The moral is that Hibbert needs to improve his offensive efficiency for the limited touches he does get in order to become more involved in the offense.
The biggest drop in play has come from the Pacer with the most pressure on his shoulders.
George flung himself into superstar status in the 2013 Eastern Conference Finals and was living up to that billing before Indiana began to unravel. His 22.7 points per game through the first 60 games was good for 10th in the league. At 56.6 percent, his true shooting percentage wouldn’t blow anyone away, but it beat Carmelo Anthony.
The reality in Indiana is that as George goes, so go the Pacers.
He is capable of this:
But his play of late has been very suspect.
As Indiana’s high-volume deep threat, George’s three-point shooting is down six percent in this recent slide. While he’s doubled the number of shot attempts in the paint outside the restricted area, he’s hitting just 17.6 percent of them.
The biggest issue is that Indiana’s stagnant offense has led George—and Lance Stephenson—to play a lot of hero ball, getting away from his strength as a catch-and-shoot killer. He averages 6.4 points in catch-and-shoot scenarios—13th in the league—and his 43.5 percent shooting is on par with snipers like Klay Thompson (44.5 percent) and J.R. Smith (45.4 percent).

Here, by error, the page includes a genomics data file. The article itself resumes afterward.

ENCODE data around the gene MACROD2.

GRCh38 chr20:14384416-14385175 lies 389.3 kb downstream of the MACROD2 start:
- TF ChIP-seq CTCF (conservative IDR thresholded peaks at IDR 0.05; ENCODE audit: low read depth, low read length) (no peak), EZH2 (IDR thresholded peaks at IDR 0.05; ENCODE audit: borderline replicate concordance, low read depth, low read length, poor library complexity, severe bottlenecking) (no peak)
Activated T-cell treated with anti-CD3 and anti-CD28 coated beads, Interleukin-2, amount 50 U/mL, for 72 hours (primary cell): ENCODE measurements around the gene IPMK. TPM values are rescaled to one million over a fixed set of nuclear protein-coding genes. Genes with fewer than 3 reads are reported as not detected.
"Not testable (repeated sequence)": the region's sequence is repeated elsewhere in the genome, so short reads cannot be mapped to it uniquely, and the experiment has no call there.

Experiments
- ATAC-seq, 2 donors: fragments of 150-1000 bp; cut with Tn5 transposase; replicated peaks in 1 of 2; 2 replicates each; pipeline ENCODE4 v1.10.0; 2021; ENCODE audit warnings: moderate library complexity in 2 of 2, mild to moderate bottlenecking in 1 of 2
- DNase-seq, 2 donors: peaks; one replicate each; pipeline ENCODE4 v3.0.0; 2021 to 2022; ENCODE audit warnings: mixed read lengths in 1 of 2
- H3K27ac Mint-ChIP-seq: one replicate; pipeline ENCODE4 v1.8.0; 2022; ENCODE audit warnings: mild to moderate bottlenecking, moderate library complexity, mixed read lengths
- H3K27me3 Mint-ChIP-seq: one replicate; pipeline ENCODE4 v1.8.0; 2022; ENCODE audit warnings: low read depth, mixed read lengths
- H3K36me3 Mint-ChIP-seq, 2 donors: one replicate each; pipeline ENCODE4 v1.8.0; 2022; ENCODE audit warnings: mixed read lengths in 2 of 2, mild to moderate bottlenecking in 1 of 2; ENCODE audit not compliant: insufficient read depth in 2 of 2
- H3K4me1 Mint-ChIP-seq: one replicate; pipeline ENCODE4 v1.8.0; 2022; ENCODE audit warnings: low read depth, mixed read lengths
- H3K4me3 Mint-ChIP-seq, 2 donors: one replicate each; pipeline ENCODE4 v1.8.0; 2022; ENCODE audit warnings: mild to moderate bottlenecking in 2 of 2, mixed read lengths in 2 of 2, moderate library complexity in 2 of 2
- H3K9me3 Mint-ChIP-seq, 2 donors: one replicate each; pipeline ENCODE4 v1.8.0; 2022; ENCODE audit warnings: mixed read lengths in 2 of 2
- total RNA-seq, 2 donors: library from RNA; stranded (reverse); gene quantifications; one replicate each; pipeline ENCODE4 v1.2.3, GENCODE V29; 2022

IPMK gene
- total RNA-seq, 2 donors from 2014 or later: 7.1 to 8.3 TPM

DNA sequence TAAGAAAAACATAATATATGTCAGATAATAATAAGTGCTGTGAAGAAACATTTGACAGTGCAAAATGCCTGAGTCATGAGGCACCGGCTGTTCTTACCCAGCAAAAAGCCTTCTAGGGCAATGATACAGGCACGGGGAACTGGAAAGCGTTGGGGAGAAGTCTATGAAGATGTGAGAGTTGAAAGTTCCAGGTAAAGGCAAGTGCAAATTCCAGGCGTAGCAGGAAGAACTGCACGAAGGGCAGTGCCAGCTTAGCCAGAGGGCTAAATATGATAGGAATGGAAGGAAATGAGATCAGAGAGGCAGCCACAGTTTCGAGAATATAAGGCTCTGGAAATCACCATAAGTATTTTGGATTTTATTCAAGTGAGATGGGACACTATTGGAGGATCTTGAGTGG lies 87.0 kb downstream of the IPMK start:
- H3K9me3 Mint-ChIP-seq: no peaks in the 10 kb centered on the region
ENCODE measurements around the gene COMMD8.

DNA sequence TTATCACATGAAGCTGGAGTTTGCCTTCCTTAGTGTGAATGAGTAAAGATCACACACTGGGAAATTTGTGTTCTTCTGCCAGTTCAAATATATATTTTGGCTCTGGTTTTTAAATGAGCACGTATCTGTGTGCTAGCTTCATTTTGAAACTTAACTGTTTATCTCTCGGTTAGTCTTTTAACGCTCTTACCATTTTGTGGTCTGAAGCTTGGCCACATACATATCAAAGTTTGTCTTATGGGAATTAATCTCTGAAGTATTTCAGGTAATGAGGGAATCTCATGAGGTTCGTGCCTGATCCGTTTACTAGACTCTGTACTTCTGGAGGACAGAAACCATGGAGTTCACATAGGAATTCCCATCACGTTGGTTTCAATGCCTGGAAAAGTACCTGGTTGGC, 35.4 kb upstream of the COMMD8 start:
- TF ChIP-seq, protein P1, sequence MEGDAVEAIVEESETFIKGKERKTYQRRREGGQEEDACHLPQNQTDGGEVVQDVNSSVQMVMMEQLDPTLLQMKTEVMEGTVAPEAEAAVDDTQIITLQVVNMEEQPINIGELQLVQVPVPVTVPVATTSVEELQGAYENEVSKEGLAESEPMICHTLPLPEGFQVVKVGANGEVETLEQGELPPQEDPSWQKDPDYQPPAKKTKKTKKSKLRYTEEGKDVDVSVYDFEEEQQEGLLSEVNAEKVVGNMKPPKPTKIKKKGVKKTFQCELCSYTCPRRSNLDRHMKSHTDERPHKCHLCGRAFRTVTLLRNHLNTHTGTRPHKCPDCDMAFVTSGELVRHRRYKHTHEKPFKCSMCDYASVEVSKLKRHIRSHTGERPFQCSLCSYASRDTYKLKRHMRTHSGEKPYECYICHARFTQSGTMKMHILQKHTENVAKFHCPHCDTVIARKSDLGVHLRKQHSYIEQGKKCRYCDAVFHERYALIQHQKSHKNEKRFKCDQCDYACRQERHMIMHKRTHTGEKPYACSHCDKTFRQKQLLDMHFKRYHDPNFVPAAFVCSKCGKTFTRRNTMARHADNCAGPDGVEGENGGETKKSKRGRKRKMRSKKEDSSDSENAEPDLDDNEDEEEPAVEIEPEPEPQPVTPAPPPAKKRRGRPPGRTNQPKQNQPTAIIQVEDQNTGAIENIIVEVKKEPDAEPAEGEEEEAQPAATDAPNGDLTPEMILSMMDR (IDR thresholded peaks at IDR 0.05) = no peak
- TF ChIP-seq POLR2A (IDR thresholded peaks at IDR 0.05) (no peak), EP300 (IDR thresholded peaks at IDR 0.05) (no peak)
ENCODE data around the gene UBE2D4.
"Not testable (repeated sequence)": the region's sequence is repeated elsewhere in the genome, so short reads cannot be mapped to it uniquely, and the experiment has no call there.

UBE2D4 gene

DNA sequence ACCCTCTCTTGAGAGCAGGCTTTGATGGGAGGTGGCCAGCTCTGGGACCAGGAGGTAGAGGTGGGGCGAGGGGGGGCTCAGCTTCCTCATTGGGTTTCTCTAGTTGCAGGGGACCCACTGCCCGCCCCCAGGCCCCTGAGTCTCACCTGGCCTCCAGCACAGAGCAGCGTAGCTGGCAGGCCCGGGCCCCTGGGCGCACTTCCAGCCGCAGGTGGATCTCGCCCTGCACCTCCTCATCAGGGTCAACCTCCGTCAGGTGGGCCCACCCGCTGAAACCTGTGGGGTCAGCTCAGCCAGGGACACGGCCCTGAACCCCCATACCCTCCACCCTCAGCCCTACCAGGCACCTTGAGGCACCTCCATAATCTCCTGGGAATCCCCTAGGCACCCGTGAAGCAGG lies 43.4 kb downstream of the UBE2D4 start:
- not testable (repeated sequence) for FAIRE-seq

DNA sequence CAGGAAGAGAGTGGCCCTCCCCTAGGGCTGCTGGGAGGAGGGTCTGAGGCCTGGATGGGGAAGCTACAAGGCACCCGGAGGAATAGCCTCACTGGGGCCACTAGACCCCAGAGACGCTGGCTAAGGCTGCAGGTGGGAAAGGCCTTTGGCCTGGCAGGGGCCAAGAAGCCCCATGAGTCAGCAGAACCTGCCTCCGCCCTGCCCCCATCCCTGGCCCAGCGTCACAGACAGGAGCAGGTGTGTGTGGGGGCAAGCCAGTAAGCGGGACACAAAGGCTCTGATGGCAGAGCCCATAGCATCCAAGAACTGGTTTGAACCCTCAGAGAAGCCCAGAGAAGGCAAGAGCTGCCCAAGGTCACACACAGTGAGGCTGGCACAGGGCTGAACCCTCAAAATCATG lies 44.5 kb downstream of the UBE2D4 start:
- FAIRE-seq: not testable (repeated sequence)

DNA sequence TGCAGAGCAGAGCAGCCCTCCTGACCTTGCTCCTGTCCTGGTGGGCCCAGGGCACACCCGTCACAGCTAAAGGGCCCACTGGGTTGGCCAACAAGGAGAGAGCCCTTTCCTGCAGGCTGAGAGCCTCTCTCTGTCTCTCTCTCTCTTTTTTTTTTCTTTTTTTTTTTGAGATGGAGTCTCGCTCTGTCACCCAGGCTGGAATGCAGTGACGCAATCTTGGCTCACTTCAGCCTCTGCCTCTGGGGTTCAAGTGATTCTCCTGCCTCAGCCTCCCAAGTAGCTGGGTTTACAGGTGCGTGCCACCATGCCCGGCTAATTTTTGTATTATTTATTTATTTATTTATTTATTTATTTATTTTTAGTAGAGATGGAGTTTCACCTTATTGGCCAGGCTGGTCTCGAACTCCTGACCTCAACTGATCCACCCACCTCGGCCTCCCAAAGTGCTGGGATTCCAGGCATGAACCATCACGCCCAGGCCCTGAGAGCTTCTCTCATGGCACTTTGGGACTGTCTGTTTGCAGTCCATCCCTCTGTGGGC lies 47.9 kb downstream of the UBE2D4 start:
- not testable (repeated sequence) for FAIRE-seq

SB Nation’s Mike Prada gets to the heart of the issue:
It'll pay to simplify things, remove the guards' tendency to try to do too much and make the big men lay some wood on screens. It'll help if Indiana remembers that George is best catching and shooting off screens and off-ball movement like this instead of creating with the ball in his hands.
Personal issues can explain some of George’s regression, but that’s not up for speculation.
Teams seem to be figuring out how to guard him, which he admitted to Zak Keefer of USA Today. Still, George is not a natural ball-handler, so he won’t be creating a ton of offense off the dribble. He just needs to remember that and let the offense come to him.
If Indiana wants to make noise in the playoffs as it has been expected to all year, these three guys—and every Pacer, if we’re being honest—needs to reevaluate their play over the last five weeks. Otherwise, Vogel and a large portion of the roster could be looking for new jobs this summer.
All stats via NBA.com/stats unless otherwise noted and are accurate as of April 7